I graduated from school in 2000. My classmates and I often studied in overcrowded classes with hardly any infrastructure -- clean bathrooms, library or playgrounds. We thought we had the worst system EVER. Looking back 18 years down the line, after going through multiple Masters Degrees in decent US universities, after hiring dozens of students and mentoring hundreds of them, I have a better appreciation of the strengths and weaknesses of our system now.
First, we will discuss regarding the astounding fact. Almost none of my schoolmates are unemployed. Majority of them hold important positions in global companies. A number of them did PhDs at top US universities and many of them hold leadership positions in Silicon Valley. This is a phenomenal success not just by Indian standards, but by global standards. Even the ones who didn't get placed in college eventually went on to have successful careers.
If any school in the US had done such a feat, they would be in cloud nine. Many of the students graduating out of their schools are not gainfully employed and get saddled with a mountain of student loan. Many present or past NRIs like me want to educate their children in India -- the same system we made fun of when we were students. In short, when we truly evaluate our system -- we should be cognizant of our failures, but we cannot ignore our successes. Our school administrators educated us on a shoestring budget (my high school fees were around Rs. 500 per month and I paid Rs. 2000 per semester to my college) and when you compare student success rates to amount spent, we have done a phenomenally good job.
The failures come not when the students enrol in a good school, but when they are stuck in government schools in areas where the administrators don't care about them. Where absenteeism is rampant and where school dropouts are big. In short, where 'no education' is imparted. Where education is imparted in a full-time school setting, the students do well in their career - regardless of whether it is a rote base system or not.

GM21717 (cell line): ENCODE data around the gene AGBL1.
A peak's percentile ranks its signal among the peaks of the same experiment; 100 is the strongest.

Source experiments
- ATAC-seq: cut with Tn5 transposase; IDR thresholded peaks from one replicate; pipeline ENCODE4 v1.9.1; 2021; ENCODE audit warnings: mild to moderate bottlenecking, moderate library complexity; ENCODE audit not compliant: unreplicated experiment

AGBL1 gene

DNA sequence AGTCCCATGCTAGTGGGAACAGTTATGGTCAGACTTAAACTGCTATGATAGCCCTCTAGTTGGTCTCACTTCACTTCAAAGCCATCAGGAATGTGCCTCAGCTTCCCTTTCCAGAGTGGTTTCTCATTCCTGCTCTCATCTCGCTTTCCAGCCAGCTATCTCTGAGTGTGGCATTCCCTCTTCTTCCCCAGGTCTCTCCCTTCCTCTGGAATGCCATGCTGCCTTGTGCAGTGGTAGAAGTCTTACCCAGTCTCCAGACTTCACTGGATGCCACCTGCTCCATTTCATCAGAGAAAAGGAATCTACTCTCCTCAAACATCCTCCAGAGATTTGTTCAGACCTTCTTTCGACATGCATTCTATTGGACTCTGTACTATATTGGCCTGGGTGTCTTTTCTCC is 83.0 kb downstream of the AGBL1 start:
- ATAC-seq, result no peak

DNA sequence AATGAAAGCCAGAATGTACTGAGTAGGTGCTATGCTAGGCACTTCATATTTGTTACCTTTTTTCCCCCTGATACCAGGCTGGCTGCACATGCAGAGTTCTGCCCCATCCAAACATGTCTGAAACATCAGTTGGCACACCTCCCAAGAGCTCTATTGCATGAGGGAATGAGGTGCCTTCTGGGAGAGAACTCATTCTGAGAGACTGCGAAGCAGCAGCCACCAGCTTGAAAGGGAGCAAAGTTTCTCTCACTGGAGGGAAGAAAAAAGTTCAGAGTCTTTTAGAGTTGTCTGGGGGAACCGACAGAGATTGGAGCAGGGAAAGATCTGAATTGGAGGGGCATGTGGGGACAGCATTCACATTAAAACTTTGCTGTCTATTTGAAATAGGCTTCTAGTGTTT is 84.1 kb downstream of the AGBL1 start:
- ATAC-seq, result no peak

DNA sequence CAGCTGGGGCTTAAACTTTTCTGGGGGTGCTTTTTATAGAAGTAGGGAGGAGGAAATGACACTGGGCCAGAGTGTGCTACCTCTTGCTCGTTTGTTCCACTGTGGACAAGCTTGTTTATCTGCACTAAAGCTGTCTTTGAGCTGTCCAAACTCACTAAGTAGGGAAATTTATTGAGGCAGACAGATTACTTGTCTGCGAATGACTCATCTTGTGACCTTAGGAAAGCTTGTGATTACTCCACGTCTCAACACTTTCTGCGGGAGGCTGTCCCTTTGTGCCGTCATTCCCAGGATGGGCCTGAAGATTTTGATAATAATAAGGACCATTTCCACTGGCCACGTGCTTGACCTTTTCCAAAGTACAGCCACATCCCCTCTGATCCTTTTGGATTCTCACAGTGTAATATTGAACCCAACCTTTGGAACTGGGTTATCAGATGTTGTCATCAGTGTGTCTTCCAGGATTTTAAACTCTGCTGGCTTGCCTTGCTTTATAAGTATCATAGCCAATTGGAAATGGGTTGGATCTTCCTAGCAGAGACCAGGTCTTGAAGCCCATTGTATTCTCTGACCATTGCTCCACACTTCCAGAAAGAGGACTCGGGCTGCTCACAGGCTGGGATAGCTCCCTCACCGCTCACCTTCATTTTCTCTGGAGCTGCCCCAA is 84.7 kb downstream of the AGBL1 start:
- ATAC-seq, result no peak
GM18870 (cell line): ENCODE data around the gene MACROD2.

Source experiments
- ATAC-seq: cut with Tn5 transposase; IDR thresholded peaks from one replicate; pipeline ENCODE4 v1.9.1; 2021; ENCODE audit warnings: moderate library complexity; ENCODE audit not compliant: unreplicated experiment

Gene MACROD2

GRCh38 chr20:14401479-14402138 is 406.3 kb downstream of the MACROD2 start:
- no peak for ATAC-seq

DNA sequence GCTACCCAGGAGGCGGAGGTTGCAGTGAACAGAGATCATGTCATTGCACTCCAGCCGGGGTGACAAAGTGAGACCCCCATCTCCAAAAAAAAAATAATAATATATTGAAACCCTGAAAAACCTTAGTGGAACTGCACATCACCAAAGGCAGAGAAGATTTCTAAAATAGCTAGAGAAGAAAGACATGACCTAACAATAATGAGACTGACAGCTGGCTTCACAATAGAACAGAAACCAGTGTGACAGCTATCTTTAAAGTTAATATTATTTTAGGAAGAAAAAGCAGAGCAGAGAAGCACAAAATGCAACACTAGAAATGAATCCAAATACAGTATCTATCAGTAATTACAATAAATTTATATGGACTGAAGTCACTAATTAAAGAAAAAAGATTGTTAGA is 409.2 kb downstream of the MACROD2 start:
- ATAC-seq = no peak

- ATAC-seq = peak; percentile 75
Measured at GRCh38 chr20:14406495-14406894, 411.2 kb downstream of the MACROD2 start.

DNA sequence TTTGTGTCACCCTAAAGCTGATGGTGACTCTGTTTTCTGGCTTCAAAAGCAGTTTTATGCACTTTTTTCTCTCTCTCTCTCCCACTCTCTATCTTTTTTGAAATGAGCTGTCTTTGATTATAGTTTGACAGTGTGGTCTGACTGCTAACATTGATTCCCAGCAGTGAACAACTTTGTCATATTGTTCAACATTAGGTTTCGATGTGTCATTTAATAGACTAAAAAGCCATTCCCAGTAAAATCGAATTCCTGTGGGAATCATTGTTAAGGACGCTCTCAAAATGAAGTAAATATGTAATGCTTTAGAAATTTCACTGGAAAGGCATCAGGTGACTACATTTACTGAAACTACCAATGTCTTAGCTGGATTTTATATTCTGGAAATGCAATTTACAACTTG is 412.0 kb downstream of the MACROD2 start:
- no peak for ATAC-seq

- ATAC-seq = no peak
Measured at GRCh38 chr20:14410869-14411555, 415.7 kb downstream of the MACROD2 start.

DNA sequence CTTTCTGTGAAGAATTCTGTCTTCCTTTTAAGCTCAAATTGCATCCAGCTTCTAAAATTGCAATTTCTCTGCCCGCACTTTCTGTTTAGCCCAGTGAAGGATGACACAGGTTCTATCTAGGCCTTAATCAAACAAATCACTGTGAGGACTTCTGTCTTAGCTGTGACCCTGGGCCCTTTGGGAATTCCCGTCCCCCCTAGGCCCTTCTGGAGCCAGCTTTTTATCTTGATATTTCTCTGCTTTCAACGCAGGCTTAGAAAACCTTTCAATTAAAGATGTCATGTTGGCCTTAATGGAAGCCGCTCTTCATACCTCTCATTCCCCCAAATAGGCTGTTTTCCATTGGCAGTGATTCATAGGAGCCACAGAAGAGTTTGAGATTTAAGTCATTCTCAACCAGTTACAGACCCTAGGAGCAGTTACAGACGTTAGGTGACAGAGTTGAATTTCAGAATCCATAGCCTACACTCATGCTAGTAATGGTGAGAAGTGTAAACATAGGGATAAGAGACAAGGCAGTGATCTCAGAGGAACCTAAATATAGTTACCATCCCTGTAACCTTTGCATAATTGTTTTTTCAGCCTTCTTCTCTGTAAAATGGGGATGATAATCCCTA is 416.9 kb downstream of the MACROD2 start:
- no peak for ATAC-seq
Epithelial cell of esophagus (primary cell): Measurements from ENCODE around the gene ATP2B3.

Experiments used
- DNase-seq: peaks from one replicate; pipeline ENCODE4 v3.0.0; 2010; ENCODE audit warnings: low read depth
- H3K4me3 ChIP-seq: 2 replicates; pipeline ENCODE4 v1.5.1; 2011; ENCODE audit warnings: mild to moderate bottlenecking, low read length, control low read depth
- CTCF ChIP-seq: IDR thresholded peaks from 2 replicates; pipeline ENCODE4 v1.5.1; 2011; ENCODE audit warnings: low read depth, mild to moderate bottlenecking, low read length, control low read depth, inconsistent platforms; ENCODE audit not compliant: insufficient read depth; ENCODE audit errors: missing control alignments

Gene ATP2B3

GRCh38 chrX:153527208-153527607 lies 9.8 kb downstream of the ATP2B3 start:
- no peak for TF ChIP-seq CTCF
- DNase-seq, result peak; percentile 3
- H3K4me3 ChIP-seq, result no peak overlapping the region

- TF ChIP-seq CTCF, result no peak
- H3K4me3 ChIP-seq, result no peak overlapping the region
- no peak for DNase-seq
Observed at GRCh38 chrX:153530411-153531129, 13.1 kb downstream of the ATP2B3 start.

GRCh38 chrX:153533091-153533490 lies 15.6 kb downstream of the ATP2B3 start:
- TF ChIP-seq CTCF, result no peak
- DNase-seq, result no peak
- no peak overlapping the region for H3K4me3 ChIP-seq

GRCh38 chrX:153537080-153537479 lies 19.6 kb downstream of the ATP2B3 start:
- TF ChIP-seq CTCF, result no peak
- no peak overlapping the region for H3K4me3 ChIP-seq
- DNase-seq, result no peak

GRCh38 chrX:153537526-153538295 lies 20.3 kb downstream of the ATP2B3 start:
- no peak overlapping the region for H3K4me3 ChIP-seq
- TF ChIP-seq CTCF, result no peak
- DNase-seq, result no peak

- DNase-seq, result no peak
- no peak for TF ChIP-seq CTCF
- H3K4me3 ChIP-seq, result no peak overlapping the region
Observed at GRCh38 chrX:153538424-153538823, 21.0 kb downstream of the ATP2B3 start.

Even in the US, the schools that succeed are not necessarily those that invest in a lot of labs and gadgets, but those where parents and teachers invest time in properly educating the students with the foundations. As a country, we have to first make sure that every Indian gets the level of education we got in mid-level private schools. It is not very expensive and we don't need to overhaul the system. We just have to make sure that we spend enough and ensure 100 percent school attendance until the 12th standard.
In parallel to this standard, we need to have a parallel track for the truly gifted students -- the sort of Ramanujans who are stuck in the system somewhere. These geniuses have to identify not through a one-time test (such as the JEE or CAT or UPSC) but through a multiyear observation -- early in their education. These are the students to be pushed to their ends and be challenged with research problems. Countries that truly excel in something, say sports, have these programs early in a student's career and they take the molding very seriously. That is what our system sorely lacks. For the rest of the students, our existing system works mostly fine with some alterations.
In summary, the important priorities for the countries education are two things:
1. Building out a scalable system that educates every Indian until 12th with the quality of education we expect out of good private schools. This requires a massive investment.
2. Building a genius track (without cookie-cutter exams) to identify geniuses in every field and properly molding them in a system that pushes them to their limit.
Holding the position of CEO at Invento Robotics, Balaji Viswanathan previously was a part of "Windows 7" Core development team and a part of the start-up factory at Live Labs, Microsoft. Founded multiple start-ups that were funded by top accelerators, over the last 4 years, Viswanathan specializes in idea development & prototyping, marketing, wireframing and product management.